Offsets and Deductible Sources. Although your policy promises to provide a certain percentage of your income as a benefit, this is somewhat misleading. The insurer will subtract from the benefit amount various other payments that you may receive during your disability. But you may be able to negotiate over the offsets allowed by your policy. Workers’ compensation and Social Security Disability Insurance (“SSDI”) benefits are typically deducted. Many claimants who have children are shocked to discover that the SSDI benefits that their children receive by virtue of the parent’s disability are taken as an offset by the LTD insurer. This may be of dubious legality, and certainly is of dubious morality, but it is written into many policies. The policy may or may not contain offsets for tort recoveries (think income replacement from a car accident), severance pay, other income you earn while disabled (such as teaching income), retirement benefits and other group disability benefits.
Taxability. The taxability of your benefits depends on who pays the premiums and in what manner. There are two ways to avoid the tax on benefits. If the management pays the premium and treats the payments as income to you (you are taxed on the premium), the benefits are tax-free. If you pay the entire premium with post-tax dollars, the benefit will also be tax-free. Taxability has great impact, particularly for musicians who will be in a high tax bracket even when they are on LTD.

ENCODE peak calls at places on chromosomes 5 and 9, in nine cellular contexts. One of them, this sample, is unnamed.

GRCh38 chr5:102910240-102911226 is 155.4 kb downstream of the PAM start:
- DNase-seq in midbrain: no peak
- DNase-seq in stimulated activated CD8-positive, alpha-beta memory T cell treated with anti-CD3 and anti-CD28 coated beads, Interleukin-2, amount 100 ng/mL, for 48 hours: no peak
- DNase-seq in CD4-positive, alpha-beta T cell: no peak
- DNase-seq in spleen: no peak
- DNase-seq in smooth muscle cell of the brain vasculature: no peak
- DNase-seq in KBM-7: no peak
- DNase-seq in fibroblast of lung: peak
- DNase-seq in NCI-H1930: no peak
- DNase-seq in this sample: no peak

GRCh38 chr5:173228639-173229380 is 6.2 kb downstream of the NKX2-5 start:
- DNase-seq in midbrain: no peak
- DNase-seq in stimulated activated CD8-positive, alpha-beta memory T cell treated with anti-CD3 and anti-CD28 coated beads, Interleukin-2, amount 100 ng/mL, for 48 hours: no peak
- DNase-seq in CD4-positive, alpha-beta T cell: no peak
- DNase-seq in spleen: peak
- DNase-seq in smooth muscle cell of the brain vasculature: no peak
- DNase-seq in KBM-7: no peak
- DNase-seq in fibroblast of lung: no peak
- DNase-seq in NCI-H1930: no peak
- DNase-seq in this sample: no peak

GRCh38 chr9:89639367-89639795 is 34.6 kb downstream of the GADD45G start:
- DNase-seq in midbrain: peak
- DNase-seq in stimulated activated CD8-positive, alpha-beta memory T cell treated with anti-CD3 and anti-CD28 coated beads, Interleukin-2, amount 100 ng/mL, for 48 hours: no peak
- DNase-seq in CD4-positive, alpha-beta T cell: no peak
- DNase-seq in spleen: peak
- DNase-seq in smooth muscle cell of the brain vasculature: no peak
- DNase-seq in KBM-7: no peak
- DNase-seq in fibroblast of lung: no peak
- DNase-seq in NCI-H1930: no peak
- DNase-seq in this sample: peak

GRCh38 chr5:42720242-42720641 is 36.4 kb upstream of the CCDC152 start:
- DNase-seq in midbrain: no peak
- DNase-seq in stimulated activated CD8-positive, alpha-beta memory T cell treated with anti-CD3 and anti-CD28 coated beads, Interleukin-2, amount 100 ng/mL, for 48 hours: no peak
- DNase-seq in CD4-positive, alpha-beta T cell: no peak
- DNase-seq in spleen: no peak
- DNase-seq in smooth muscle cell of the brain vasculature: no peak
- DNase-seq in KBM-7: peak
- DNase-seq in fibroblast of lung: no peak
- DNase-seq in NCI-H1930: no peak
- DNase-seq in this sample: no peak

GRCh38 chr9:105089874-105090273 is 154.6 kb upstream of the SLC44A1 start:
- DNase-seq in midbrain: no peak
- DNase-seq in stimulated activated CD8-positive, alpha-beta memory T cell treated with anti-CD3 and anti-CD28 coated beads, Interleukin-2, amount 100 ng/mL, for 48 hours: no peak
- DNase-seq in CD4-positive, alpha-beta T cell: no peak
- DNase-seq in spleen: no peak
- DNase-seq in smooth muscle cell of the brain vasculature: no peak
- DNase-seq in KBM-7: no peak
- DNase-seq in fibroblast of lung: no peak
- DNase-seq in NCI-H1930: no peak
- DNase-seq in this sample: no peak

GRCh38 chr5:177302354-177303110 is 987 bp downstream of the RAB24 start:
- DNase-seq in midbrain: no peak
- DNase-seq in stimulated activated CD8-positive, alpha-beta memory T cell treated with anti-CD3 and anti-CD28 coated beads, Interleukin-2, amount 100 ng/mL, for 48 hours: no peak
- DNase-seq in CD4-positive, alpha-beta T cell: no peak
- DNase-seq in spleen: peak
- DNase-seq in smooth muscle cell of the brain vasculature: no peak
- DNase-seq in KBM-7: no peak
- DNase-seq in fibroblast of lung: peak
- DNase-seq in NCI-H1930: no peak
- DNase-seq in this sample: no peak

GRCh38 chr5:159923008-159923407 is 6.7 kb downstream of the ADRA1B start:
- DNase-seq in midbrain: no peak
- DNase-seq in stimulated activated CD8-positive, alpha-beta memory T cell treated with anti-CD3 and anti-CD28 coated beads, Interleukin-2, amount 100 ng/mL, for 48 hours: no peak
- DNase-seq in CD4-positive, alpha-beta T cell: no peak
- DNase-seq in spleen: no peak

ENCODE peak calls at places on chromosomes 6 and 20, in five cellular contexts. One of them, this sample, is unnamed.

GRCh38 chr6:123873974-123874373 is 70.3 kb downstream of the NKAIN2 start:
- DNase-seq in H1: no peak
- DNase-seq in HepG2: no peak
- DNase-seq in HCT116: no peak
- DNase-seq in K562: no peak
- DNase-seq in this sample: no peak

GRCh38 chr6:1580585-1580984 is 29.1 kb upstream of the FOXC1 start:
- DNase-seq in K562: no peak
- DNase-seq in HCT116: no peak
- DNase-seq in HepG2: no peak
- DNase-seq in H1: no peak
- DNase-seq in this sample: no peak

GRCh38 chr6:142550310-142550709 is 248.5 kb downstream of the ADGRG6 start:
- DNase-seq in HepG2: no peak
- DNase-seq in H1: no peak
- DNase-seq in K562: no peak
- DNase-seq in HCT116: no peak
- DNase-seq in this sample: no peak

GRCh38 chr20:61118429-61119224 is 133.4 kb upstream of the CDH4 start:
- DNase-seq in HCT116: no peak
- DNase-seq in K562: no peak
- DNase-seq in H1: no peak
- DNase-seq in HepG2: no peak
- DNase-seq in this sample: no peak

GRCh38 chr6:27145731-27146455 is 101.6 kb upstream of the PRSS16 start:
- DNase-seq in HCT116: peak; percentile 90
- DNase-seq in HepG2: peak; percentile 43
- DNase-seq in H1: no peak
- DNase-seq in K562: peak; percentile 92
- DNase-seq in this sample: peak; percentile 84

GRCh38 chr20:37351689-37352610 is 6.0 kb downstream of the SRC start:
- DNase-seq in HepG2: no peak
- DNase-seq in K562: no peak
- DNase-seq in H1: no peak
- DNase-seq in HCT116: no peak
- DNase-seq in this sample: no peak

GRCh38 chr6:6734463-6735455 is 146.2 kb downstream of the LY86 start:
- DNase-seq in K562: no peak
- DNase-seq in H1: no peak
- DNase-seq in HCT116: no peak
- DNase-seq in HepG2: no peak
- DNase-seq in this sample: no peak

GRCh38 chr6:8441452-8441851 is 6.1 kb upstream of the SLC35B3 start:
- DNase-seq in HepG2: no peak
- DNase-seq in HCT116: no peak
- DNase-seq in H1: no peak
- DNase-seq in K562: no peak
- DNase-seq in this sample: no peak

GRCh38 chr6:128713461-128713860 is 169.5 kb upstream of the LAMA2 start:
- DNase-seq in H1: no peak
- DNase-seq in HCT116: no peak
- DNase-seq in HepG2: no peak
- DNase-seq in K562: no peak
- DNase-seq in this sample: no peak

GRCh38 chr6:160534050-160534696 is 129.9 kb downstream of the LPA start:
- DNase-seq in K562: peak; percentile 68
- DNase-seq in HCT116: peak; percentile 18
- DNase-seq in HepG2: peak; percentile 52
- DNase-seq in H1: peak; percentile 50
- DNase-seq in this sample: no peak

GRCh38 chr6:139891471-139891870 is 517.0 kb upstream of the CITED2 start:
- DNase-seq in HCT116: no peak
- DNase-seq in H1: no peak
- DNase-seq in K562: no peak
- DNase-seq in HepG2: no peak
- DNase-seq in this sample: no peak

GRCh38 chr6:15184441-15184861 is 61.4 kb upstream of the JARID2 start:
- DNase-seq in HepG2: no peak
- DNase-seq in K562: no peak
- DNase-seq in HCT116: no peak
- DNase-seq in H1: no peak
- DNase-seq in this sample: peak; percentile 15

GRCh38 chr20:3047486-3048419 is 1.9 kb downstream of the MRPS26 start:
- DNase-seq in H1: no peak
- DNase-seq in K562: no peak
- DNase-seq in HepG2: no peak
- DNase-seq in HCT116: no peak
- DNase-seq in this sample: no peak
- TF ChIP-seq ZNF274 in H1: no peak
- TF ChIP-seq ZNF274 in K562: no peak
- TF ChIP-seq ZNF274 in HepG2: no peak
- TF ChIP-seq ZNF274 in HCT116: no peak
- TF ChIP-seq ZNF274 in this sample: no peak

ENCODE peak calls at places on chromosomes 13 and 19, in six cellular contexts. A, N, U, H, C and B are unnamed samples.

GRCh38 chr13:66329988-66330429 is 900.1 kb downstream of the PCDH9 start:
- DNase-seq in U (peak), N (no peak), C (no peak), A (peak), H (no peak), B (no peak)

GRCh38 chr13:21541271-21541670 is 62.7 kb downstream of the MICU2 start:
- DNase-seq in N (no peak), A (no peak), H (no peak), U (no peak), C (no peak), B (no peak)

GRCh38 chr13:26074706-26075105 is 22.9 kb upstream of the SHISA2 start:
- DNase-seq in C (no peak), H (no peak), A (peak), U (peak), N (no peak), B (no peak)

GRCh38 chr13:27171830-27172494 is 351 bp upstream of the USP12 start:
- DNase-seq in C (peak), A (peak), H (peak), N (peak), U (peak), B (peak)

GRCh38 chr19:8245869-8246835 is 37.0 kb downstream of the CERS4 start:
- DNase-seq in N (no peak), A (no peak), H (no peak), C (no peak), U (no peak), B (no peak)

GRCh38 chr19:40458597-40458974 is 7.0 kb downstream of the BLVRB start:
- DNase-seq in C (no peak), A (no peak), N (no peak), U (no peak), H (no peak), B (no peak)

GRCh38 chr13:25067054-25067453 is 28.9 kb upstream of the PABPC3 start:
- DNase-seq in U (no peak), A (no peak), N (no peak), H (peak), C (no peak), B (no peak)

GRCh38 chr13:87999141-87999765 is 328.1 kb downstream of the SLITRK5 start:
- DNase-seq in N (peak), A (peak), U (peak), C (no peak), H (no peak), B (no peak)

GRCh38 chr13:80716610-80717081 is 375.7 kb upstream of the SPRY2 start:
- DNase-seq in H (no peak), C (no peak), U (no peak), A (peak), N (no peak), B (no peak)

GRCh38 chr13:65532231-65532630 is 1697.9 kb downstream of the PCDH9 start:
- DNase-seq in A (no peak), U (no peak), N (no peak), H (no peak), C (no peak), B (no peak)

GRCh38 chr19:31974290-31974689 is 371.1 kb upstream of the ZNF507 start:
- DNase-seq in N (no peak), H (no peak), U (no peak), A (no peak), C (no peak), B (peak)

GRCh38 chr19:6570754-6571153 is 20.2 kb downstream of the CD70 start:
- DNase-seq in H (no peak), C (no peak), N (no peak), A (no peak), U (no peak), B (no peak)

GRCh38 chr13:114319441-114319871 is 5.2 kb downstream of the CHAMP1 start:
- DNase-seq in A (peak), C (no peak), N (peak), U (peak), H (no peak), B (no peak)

Cost of Living Adjustments. Benefits do not always come with a cost of living adjustment (COLA). However, COLA is huge advantage to the disabled person. Without it the disabled person is on a fixed income, and his standard of living is likely to go down with time. COLA is an expensive add-on but it may be worth the expense.
Provisions Affecting Eligibility or Duration of Benefits
Definitions of Disability. It is important to remember that LTD insurers do not pay benefits just because you have a serious diagnosis or because your doctor says you are disabled. Disability benefits will only be paid if you satisfy the plan’s definition of disability. And different definitions have different legal meanings under ERISA case law. Some states have state-approved definitions of disability, and if the policy definition appears to slip below the state standard, the policy may not be approved for sale in that state.
For the most part, disability policies pay benefits based on a two-tiered definition of disability. You must be disabled from your own occupation for a period of time. After that, benefits will usually depend on satisfying a more stringent definition of disability— disability from any occupation.